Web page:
Should Americans follow recommendations related to the practicing of social distancing? Dr. Hilton says, “definitely,” especially if you live in highly-populated areas.

“In the U.S., we face both a health and a financial crisis, especially in urban areas which are highly-populated by Black and brown residents — 22 million, or 80 percent of the American population, represent urban dwellers — that equates to between 160 and 200 million Americans becoming infected,” Dr. Hilton emphasized.

“Without adhering to social distancing and being diligent in checking for symptoms and getting tested — all ways to better contain the virus — we may see as many as 1.7 million Americans not living to see 2021.”

Dr. Taison Bell, UVASM, Infectious Disease and Pulmonary Critical Care Medicine, answered questions about how the coronavirus is impacting Blacks. So far, he said, data released from the CDC has been highly objective and not indicated if Blacks, who already represent the top tier from among eight-of-thirteen leading causes of death in the U.S., despite representing less than 14 percent of the total U.S. population, represent greater numbers of those infected by or succumbing to the coronavirus.

“We cannot say whether Blacks are being tested at rates equivalent to whites,” Dr. Bell said.

“In most areas, what we’re seeing is three criteria that tend to raise one’s chances of being tested, particularly given the inadequate number of test kits currently available: wealth, white and womb-less [a woman without children]. We’re still hoping that both the CDC and the W.H.O. will make the testing rates and related information more transparent,” he said.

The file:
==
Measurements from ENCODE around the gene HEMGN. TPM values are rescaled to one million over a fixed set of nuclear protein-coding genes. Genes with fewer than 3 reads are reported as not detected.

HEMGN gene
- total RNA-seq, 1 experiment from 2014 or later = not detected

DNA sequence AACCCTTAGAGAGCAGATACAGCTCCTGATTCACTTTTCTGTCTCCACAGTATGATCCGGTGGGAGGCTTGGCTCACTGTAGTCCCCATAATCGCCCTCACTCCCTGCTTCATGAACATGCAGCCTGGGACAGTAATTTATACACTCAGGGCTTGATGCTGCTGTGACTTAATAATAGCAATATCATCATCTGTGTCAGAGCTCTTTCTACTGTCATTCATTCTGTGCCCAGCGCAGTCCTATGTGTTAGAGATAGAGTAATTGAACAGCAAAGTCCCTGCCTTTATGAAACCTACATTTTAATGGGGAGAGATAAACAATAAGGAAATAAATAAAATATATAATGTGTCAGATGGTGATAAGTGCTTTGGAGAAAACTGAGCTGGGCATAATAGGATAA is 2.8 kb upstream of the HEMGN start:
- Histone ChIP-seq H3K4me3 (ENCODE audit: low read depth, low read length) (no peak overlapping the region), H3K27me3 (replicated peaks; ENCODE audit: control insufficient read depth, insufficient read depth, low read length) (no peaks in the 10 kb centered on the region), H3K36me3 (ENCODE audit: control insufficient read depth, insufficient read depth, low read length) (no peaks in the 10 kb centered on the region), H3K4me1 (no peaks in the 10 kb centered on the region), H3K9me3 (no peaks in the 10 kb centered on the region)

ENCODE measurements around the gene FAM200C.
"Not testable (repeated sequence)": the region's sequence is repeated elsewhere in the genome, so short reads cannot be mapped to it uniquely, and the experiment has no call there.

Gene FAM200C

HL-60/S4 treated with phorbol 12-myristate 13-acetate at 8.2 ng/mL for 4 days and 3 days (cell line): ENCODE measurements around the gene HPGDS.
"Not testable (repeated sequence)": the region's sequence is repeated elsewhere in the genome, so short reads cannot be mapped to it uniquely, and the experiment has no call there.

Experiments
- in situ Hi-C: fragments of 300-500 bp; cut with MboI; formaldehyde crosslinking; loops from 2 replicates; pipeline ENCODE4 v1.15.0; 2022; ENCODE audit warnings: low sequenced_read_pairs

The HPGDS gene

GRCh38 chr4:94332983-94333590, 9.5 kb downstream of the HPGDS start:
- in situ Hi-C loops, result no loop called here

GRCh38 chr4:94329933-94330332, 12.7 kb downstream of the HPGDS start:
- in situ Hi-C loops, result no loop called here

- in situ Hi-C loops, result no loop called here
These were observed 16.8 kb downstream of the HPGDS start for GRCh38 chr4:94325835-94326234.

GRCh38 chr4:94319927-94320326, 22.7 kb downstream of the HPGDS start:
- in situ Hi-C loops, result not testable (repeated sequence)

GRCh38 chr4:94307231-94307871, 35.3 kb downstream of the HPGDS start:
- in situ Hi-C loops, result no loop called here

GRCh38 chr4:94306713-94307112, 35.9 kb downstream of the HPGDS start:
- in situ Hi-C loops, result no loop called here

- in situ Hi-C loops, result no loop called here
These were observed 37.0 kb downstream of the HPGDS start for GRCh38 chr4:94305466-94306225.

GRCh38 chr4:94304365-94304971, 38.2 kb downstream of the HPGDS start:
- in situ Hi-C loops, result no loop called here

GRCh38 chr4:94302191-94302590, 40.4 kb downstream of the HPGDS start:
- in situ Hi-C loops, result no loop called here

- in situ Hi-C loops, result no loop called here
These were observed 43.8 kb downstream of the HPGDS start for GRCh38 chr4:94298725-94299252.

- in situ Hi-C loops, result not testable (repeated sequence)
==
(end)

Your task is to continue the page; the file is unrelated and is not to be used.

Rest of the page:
In his comments about testing, Dr. Bell further noted frustrations for health care providers and hospital systems being further stymied due to the delay of America in recognizing the severity of the coronavirus.

“At this point, we’re in different stages of the virus — we’re well beyond the ability to contain it and have now entered mitigation — that’s advising maintaining a distance of six feet or more to help flatten the curve and slow the capacity. Still, it’s spreading rapidly in urban centers (New York City has now become the epicenter of COVID-19 in the U.S.),” he said.

“Also, we’re still in high flu season which puts additional strain on our hospitals which are already at an inadequate capacity for beds,” Dr. Bell said. “Now we’re focusing on access to resources, access to care and the unique characteristics of the virus which collectively make this such a highly-contagious and fast-spreading virus.”

In part two of this series, we will look at the issues raised by the Black business community and leaders including words from Rep. Hakeem Jeffries (D-New York) and how the pending stimulus package (which was still being vetted as this edition went to press) will benefit African Americans, manly of whom work in the service industries or are part-time employees. Comments and questions will further address food and water deserts in the nation as well as concerns about housing shortages and the challenge Black families continue to face in paying utility bills or securing the Internet.